The son of a mathematician mom, I was raised to effortlessly solve “word problems.” Any pencil and the back of a cocktail napkin were all you needed. So as an adult, I had no real fear of the mother lode of all word problems – writing a book. Now that was a problem. And it got compounded because I believed Michael Pollan, the New York Times health reporter, who said that “Everyone has at least one story within them.” Mine wasn’t a story that flowed out or that needed to be pulled out or even coaxed out. Rather, it was a story vomited out of me. Something that had to come out with startling velocity and covered the back of the napkin.

As if 15 years of caregiving for my mother (and father and Great Aunt Clara) was not enough work, I took the first step of this crazy writing journey late one evening at the office. That day, I had lunch with my hilarious advertising friend, Terry Taylor, at a table below a painting of Willie Nelson on blue velvet. We got a good laugh out of Velvet Willie, and he directed me to write my “first story about Oldzheimerz before I left the office that night.” I picked up a pen.


My mother, known as Miss Mary to her fans, was a mathematician and one of the first women faculty members at the University of Richmond. With a genius IQ, she was the only person I ever knew who triple majored in college. A force of energy, she was also an accomplished athlete and champion golfer. Born in 1929, the year of Black Tuesday, Miss Mary grew up during the Depression and became part of the Greatest Generation. She met my father upon his return home from World War II. He described Mary and her three look-a-like sisters as “head-turners.” When they were dating, her constant refrain was, “Bill, take me dancing.”

In her 70s, my mother lived with Great Aunt Clara about a mile from me and my family. Senior caregiving became part of my daily life with a burned-out light bulb always needing to be replaced. Every Saturday morning, my kids and I went to Grammy Mary’s house for our weekly ritual called “Bills & Pills.” First, we sorted pills and loaded them into blue plastic pill boxes for the upcoming week. Then, sitting at the dining room table, I sorted the stack of bills and began writing checks. My son, James, would stick on stamps and return address stickers and lick envelopes closed. Miss Mary, like a CEO, would review the checks and sign. One Saturday morning, I watched as my mathematician mother tried but could no longer subtract to balance her checkbook. She turned and looked at me and said, “This is the Alzheimer’s isn’t it?” I replied, “Yes, it is.” Alzheimer’s dementia was slowly subtracting each brain cell from her once brilliant mind.



There’s no preventing Alzheimer’s dementia. No remedy. No cure. I could not help Miss Mary, no more than I could help the 5,000,000 adults diagnosed with Alzheimer’s across the United States or their estimated 15,000,000 caregivers. Each minute, more than fifty men and women are reportedly diagnosed with Alzheimer’s dementia throughout the United States. This is a story about an unlikely middle son and health care professional who extended his hand to help a brilliant mind in the slow motion catastrophe called Alzheimer’s. It encompasses all that caregiving involves, including the absurd and hilarious.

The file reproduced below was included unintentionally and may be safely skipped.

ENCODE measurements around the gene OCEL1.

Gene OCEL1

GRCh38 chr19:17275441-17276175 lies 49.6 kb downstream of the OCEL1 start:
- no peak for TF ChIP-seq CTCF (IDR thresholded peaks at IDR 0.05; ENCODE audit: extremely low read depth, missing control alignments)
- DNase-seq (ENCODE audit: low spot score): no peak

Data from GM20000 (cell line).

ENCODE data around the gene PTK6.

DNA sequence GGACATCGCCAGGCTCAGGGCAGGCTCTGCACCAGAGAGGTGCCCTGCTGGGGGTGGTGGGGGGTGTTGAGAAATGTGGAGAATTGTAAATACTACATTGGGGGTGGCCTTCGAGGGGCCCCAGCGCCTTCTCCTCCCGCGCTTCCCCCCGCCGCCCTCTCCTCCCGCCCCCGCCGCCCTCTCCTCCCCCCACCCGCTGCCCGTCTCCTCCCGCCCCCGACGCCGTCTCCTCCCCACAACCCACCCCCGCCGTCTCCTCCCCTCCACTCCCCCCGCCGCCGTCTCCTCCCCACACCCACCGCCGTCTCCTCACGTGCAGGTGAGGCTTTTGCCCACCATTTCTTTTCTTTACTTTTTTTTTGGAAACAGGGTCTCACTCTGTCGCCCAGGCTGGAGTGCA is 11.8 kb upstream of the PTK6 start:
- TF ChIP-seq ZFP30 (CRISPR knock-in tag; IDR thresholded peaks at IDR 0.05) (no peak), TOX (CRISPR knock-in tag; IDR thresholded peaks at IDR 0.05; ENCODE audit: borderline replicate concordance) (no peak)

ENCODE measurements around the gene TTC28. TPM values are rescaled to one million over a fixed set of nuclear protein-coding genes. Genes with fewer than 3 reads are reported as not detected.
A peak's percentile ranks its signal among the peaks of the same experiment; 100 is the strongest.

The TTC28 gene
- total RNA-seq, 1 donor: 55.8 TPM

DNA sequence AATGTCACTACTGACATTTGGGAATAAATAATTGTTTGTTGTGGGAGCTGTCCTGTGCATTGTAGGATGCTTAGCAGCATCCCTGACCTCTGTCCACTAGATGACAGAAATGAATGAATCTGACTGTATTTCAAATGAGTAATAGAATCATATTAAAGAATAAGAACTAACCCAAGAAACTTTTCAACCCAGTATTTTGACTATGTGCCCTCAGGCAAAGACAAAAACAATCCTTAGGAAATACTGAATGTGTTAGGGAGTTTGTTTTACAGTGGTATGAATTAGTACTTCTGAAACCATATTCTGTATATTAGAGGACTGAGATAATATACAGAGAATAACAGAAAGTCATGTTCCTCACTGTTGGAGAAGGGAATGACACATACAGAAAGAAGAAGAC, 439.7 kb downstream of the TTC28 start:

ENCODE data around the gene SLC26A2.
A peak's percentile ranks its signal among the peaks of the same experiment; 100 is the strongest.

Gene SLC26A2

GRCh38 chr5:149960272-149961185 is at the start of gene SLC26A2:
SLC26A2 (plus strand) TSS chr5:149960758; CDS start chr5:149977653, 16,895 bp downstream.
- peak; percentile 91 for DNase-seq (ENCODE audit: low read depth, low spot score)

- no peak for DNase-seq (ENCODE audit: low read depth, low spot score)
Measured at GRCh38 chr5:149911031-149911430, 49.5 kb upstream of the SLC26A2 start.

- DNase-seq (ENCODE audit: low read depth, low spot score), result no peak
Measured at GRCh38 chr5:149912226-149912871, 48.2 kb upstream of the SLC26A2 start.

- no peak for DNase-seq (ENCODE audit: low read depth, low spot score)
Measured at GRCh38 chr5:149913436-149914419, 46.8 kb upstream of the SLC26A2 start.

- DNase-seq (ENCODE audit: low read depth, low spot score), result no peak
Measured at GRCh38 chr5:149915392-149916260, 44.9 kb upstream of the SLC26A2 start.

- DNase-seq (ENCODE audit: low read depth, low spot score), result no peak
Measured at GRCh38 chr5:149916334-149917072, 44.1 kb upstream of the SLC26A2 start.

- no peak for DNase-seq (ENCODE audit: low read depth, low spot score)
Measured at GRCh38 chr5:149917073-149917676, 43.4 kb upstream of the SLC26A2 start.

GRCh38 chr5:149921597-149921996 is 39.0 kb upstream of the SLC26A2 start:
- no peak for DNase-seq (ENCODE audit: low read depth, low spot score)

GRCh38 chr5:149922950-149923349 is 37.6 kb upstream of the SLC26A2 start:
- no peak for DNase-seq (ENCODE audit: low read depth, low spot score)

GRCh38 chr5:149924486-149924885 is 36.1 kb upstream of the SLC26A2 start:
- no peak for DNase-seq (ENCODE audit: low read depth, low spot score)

Health Care Leader | Author | Speaker | Medical Fundraiser

J. Keith McMullin has led health care program development, marketing and sales for more than 20 years in local and national markets. A graduate of the University of Virginia, he currently is a medical fundraiser with Bon Secours Health System for hospice, home care and St. Mary’s Hospital in Richmond, Virginia. Keith likes helping to solve health care’s complex challenges and making a real difference in people’s lives. Today, the health care industry is a landscape of change. He learned first-hand how to be successful amidst constant change and uncertainty through his second full-time job – caregiving for his mom with Alzheimer’s dementia. Missing Mary is his first book.


Keith has worked for some of the most trusted brands in health care—Blue Cross Blue Shield and Bon Secours Health System. Keith built the team that launched Anthem Blue Cross and Blue Shield’s health and wellness programs nationally, resulting in tripled membership and revenue in two years for the division. Keith led marketing strategy for Anthem Virginia’s largest product launch in the company’s history for consumer-directed health plans. He has received numerous awards, including “Best of Blue” for helping raise more than $7 million to support medical research for cardiovascular disease and cancer. Over the course of his career, it was probably the college job as bartender and waiter that prepared him best to moonlight as a senior caregiver for Miss Mary. Who knew that being “in the weeds” and continuing to patiently serve people who have stopped making sense was such a valuable skillset? And you never know when being able to mix a perfect Manhattan might just save your life.







  • Best of Blue (brand strategy)
  • Best of Blue (integrated marketing)
  • Changing & Achieving Award (patient engagement)
  • Corporate Philanthropist of the Year (cause marketing)
  • Industry Best Practice (product and marketing)
  • Pinnacle Award (cause marketing)
  • Pinnacle Award (product development)
  • People’s Choice Champion (Chili Cook-Off)